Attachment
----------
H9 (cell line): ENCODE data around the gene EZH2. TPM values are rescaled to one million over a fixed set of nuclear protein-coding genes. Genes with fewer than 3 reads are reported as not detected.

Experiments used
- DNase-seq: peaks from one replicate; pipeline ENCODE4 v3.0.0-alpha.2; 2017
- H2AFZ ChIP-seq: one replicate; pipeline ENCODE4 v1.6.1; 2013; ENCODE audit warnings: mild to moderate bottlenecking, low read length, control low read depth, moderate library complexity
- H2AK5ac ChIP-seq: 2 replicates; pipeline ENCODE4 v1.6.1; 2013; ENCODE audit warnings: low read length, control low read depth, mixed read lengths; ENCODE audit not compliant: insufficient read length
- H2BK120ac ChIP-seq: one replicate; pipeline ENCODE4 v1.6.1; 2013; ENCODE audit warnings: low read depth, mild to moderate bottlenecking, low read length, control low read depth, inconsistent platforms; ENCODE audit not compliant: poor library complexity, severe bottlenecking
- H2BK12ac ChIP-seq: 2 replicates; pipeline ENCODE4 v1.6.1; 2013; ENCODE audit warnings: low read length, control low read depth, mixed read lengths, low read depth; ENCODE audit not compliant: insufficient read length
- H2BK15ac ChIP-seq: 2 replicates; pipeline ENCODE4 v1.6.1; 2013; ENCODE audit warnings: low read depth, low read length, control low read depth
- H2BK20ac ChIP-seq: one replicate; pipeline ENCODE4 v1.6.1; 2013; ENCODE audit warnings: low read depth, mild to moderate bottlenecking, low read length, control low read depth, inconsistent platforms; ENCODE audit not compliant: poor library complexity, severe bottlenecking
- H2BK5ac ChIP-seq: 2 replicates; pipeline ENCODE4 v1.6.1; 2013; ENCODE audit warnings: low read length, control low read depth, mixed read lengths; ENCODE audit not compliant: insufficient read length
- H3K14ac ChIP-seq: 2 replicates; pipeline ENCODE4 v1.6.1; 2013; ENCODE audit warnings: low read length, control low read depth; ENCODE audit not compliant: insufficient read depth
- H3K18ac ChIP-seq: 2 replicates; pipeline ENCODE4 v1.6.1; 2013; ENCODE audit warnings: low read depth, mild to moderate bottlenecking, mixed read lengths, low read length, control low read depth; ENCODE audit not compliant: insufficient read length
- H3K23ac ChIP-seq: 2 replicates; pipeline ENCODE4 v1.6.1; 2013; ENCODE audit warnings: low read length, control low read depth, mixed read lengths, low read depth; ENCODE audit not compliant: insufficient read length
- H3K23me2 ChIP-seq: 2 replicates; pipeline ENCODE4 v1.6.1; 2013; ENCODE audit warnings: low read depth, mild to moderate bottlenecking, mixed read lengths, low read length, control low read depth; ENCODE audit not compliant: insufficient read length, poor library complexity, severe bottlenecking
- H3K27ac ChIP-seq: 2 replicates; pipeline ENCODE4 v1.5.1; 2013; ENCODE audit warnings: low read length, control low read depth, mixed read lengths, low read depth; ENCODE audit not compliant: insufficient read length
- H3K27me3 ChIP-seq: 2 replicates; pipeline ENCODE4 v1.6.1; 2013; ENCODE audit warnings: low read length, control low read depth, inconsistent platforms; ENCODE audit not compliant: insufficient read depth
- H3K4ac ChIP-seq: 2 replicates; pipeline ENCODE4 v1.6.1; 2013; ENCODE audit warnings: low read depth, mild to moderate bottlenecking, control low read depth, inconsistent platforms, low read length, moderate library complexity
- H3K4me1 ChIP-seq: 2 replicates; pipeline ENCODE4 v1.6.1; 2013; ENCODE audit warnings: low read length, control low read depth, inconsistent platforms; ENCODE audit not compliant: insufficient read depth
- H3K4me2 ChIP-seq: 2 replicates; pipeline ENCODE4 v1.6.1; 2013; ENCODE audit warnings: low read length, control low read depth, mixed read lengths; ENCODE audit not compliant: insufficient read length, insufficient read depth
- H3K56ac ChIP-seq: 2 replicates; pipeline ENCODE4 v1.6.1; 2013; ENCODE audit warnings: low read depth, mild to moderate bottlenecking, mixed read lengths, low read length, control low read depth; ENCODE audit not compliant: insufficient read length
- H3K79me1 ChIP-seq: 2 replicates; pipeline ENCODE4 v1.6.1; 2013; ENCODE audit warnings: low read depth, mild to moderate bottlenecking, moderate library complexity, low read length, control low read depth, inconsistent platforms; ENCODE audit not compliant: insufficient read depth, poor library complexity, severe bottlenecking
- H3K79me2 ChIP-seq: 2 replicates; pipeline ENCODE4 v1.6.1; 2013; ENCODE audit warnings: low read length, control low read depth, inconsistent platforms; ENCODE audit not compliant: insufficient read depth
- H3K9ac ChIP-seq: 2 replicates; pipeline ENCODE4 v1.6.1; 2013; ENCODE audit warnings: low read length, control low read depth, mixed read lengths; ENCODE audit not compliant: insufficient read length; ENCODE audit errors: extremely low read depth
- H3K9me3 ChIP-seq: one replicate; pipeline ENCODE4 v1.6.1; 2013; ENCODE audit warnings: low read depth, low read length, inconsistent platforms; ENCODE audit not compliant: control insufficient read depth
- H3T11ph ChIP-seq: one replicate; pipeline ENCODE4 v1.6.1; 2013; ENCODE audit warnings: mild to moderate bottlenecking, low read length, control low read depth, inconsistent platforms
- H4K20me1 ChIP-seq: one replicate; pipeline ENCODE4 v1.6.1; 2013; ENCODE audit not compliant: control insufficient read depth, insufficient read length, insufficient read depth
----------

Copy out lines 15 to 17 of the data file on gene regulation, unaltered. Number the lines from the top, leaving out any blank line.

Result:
- H3K27ac ChIP-seq: 2 replicates; pipeline ENCODE4 v1.5.1; 2013; ENCODE audit warnings: low read length, control low read depth, mixed read lengths, low read depth; ENCODE audit not compliant: insufficient read length
- H3K27me3 ChIP-seq: 2 replicates; pipeline ENCODE4 v1.6.1; 2013; ENCODE audit warnings: low read length, control low read depth, inconsistent platforms; ENCODE audit not compliant: insufficient read depth
- H3K4ac ChIP-seq: 2 replicates; pipeline ENCODE4 v1.6.1; 2013; ENCODE audit warnings: low read depth, mild to moderate bottlenecking, control low read depth, inconsistent platforms, low read length, moderate library complexity